MIDDLETON, Ind. — With cooler temperatures and changing
leaves, it certainly feels like harvest time in Indiana.
Some farmers across the state have begun bringing in their
crops. After a season full of highs and lows, the time for farmers to reap the
benefits of their hard work has arrived.
David Howell, a farmer from Middleton, started harvesting
corn at the end of September. He said harvest so far is going smoothly.
“We had quite a bit of early-delivery premium, and we wanted
to take advantage of that,” said Howell, who farms land in several counties in
north-central Indiana. “The quality is quite good.
“The yield is good, but not as good as it could be. The
kernels are much smaller than they normally would have been. It looks good, but
it’s a little bit of a disappointment compared to what it could be because of
the shortage of rainfall in August.”
According to Howell, the weather during the first week of
harvest was ideal.
It is early in the harvest process, but everything is going
well so far.
“We had I think the best potential crop that I’d ever had
until there in August when we had a dry spell, so it’s kind of a letdown,”
In spite of the letdown, he expects continued high quality
throughout the season.
Ron Hudson, a farmer in Patoka, had a similar harvest story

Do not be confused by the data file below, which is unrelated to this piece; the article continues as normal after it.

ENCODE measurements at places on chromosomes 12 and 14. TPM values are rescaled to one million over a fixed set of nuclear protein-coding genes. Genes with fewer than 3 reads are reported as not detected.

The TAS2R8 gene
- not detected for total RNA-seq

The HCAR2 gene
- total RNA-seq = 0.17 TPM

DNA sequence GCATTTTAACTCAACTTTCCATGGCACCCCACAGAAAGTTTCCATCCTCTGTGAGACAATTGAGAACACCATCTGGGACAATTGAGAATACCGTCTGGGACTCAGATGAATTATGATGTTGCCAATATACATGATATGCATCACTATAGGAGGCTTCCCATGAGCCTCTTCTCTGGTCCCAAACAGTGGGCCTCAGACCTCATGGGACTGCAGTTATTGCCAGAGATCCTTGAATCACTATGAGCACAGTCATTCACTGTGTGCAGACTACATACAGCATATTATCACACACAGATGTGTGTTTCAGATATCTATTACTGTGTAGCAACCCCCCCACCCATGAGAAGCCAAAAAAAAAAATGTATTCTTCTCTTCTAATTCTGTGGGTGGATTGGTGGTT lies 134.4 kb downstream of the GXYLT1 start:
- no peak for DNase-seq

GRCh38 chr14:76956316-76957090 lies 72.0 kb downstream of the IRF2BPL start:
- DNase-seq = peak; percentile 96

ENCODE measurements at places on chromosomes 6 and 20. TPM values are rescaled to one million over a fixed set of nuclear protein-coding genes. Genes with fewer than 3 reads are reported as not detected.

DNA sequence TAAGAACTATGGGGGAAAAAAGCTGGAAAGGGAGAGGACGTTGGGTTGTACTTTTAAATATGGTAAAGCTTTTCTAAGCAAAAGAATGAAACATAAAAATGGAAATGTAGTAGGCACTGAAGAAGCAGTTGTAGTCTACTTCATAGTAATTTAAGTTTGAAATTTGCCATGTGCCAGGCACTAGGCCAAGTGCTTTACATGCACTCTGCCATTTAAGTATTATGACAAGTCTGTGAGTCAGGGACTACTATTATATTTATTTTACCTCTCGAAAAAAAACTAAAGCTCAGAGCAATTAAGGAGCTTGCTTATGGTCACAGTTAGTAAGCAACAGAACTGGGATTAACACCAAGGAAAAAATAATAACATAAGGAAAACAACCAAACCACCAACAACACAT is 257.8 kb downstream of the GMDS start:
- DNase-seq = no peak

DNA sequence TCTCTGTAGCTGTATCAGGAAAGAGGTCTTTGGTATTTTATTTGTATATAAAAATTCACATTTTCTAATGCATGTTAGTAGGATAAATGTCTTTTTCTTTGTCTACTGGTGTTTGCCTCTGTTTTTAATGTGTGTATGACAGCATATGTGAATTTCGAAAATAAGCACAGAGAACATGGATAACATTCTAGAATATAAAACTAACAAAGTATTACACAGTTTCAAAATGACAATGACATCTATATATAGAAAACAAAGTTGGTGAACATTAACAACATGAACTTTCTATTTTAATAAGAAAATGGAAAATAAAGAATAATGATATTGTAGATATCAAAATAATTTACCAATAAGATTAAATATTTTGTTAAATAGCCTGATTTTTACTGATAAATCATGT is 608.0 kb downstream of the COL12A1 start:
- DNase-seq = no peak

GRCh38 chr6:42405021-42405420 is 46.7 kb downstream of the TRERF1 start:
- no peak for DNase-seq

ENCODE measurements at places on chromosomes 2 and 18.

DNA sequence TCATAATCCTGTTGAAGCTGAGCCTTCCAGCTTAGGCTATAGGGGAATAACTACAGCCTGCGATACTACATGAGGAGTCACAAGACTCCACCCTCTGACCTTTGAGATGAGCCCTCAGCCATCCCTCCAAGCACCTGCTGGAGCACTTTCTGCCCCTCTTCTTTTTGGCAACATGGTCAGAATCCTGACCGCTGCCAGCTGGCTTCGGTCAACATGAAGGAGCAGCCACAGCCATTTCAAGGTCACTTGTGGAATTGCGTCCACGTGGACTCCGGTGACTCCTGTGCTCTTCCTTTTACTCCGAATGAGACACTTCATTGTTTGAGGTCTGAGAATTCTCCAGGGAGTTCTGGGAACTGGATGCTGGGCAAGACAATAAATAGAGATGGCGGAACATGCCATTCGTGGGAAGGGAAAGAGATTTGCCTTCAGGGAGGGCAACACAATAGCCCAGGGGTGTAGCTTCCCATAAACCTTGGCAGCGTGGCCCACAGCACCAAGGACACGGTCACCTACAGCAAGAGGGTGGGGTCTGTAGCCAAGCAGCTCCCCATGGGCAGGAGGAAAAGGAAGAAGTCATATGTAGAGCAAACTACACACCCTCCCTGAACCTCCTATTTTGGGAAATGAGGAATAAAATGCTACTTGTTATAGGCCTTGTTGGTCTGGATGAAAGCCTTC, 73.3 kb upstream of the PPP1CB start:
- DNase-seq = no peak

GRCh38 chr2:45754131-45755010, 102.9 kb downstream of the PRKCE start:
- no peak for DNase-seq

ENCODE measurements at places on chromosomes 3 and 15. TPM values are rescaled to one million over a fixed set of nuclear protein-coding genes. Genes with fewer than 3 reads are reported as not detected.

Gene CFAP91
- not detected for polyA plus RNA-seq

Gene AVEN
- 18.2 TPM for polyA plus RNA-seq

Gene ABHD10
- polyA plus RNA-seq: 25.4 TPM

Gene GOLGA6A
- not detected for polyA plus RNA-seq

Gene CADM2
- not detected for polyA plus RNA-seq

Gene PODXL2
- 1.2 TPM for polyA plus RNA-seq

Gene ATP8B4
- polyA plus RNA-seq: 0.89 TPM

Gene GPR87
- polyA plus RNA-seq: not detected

“We started harvesting corn about three weeks ago, and we’re
still working on it,” he explained. “It looks well above normal — about 20 to 30
bushels above normal. We’re at above 200 bushels here.
“Moisture dried down to about 23 now. It started about 31-
or 32-percent moisture. Soybeans look like they are very good, above normal.
Most guys in the area have not started beans yet. A lot will be harvested here
in the next two weeks.”
Hudson said there have been numerous challenges throughout
the growing season. The main obstacle was a strong thunderstorm that came
through Labor Day weekend.
“It blew about 300 acres of our corn down,” Hudson said.
“Along with that, you have higher fuel, labor and repair costs. It makes for a
On the bright side, Hudson, like Howell, agreed that weather
should be ideal for harvest.
“That’s the encouraging side of it,” he said.